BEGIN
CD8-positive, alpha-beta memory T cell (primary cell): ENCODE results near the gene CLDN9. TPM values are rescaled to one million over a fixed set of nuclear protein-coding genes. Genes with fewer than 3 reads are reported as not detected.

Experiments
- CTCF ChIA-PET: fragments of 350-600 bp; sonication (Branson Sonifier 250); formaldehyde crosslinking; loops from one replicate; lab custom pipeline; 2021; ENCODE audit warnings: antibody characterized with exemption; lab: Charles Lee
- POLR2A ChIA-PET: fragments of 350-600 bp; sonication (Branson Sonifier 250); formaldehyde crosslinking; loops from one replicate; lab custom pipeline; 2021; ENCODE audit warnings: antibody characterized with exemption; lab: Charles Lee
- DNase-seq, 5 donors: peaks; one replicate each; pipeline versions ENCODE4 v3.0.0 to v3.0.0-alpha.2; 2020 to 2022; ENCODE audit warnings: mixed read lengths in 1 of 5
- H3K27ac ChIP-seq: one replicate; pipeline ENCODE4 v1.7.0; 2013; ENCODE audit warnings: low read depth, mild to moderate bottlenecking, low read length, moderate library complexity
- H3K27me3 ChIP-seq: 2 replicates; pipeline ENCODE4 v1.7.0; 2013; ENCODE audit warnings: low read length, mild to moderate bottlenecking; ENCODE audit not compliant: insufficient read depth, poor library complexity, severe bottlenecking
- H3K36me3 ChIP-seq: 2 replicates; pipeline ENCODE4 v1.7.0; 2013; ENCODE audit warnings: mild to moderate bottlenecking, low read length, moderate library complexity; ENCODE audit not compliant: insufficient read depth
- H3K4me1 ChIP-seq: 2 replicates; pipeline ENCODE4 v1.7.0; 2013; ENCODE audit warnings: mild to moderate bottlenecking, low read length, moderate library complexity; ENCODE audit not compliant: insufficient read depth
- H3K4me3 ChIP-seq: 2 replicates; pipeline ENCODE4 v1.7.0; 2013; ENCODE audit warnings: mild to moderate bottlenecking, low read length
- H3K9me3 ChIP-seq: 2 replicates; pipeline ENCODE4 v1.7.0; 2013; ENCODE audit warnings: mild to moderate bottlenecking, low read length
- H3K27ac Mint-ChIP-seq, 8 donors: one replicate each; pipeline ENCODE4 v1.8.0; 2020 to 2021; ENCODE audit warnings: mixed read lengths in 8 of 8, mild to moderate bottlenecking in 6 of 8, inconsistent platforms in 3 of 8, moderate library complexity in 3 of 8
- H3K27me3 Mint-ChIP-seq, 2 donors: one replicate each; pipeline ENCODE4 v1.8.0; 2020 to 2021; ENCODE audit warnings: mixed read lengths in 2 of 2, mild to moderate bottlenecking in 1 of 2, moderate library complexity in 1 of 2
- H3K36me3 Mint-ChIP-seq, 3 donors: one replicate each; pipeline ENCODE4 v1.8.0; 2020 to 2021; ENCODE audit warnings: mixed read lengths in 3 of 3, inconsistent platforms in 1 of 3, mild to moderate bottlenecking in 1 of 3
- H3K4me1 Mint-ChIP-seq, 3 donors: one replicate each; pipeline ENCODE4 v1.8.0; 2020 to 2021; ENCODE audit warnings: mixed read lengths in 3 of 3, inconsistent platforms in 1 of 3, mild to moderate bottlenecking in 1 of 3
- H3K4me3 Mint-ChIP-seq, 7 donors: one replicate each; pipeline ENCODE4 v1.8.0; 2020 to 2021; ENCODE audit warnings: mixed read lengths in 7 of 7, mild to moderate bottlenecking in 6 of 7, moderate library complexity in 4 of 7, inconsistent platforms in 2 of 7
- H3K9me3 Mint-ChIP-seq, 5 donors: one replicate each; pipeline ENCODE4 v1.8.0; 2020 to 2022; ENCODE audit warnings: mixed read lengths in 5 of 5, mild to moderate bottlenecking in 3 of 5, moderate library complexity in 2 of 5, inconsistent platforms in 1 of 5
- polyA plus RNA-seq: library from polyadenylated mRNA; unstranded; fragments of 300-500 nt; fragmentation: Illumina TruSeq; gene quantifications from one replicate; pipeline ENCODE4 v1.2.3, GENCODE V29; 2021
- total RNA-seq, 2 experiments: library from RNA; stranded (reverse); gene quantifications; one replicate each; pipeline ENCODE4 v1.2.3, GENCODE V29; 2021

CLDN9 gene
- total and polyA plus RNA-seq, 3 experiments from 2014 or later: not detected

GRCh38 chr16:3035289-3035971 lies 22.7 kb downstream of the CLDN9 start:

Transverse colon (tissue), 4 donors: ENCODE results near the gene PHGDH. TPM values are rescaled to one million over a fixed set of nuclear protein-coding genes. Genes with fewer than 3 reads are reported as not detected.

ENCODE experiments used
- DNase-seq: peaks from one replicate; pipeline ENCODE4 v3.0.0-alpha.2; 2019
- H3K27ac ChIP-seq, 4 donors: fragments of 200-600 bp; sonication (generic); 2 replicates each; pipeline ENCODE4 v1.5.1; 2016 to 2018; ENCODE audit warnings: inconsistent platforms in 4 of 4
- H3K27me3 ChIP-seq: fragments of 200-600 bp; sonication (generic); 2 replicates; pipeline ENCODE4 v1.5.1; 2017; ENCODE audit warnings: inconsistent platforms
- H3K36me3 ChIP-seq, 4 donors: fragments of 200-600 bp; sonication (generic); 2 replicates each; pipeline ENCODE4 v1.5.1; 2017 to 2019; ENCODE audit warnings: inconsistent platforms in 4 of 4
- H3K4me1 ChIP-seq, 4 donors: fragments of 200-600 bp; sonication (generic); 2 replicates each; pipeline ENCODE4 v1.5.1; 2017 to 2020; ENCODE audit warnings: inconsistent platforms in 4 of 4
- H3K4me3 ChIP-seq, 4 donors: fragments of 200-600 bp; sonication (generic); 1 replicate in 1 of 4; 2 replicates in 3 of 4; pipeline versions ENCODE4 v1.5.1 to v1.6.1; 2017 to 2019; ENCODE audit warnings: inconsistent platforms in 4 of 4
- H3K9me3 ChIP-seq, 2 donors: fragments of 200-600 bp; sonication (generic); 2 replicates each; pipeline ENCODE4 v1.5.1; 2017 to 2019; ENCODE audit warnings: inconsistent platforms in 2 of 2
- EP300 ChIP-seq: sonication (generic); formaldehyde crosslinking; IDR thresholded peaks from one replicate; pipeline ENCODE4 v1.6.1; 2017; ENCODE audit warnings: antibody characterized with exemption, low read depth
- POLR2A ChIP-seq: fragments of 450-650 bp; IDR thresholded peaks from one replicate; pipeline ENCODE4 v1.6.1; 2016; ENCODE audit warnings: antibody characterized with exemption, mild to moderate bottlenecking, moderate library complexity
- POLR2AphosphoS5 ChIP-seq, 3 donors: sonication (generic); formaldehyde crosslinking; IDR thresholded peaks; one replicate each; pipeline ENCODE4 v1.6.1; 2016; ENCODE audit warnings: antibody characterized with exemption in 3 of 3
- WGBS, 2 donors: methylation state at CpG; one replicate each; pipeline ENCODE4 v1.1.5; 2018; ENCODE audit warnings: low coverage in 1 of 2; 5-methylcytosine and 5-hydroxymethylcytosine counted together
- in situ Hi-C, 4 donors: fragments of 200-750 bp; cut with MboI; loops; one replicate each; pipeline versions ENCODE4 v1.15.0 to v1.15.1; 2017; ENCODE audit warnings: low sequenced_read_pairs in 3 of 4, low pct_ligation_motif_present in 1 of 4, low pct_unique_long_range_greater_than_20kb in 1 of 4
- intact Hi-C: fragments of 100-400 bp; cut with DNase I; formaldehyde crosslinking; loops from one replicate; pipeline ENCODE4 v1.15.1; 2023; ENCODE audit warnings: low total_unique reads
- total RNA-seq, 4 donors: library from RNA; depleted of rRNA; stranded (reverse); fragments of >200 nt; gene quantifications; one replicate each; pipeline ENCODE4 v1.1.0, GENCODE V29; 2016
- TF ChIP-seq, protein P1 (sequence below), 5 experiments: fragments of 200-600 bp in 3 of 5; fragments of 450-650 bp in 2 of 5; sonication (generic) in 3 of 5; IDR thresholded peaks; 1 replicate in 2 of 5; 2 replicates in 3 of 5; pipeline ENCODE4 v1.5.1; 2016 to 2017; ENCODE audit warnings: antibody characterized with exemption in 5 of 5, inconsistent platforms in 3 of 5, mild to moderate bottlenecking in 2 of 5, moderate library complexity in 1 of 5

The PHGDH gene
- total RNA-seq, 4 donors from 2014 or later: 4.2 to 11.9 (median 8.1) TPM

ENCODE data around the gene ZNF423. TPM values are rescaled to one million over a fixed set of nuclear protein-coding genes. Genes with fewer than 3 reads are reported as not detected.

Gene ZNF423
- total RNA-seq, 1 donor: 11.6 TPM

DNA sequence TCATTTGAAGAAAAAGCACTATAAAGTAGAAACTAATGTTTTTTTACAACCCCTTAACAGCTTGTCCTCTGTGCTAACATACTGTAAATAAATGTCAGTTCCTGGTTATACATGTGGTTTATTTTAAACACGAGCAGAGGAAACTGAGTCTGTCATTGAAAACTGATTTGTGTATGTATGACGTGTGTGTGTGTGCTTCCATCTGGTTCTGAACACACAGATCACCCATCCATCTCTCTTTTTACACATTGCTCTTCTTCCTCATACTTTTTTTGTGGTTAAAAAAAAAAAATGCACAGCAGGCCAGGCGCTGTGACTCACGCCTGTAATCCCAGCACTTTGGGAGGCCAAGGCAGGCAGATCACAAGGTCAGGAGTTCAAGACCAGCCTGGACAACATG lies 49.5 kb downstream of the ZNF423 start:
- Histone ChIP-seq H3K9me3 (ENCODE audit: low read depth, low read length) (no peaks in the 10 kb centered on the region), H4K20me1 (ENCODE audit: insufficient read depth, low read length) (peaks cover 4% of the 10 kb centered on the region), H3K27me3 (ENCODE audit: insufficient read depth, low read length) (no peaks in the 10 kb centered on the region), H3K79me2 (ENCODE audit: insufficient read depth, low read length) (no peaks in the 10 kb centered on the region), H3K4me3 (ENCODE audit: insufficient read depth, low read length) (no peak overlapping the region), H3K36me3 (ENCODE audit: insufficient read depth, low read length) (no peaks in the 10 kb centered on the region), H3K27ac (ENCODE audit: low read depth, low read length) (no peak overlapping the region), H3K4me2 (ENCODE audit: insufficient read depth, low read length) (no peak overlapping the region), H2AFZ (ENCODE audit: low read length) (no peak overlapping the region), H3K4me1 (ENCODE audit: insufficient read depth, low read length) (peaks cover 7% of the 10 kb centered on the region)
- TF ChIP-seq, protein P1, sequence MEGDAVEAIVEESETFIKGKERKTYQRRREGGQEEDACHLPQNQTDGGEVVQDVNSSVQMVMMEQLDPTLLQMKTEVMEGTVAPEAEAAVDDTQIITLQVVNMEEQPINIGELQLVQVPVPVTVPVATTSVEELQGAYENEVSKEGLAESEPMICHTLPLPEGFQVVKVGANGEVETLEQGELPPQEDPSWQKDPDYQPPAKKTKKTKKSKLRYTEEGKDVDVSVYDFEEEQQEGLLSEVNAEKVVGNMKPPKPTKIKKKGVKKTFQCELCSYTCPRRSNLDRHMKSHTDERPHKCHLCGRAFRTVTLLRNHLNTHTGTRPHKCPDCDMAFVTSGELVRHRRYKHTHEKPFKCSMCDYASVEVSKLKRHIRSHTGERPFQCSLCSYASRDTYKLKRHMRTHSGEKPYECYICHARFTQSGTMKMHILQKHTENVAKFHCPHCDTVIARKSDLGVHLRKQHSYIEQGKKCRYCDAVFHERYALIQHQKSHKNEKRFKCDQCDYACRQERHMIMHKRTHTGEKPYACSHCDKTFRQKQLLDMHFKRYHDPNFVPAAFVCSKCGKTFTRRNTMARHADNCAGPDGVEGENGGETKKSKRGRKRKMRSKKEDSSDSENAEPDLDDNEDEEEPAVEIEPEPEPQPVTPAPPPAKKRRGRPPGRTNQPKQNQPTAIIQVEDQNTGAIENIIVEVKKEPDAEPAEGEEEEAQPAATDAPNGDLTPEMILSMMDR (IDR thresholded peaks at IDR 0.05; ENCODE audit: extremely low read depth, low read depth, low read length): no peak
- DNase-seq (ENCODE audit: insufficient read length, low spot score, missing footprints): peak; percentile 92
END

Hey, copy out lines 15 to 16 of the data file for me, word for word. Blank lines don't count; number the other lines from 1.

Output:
- H3K4me1 Mint-ChIP-seq, 3 donors: one replicate each; pipeline ENCODE4 v1.8.0; 2020 to 2021; ENCODE audit warnings: mixed read lengths in 3 of 3, inconsistent platforms in 1 of 3, mild to moderate bottlenecking in 1 of 3
- H3K4me3 Mint-ChIP-seq, 7 donors: one replicate each; pipeline ENCODE4 v1.8.0; 2020 to 2021; ENCODE audit warnings: mixed read lengths in 7 of 7, mild to moderate bottlenecking in 6 of 7, moderate library complexity in 4 of 7, inconsistent platforms in 2 of 7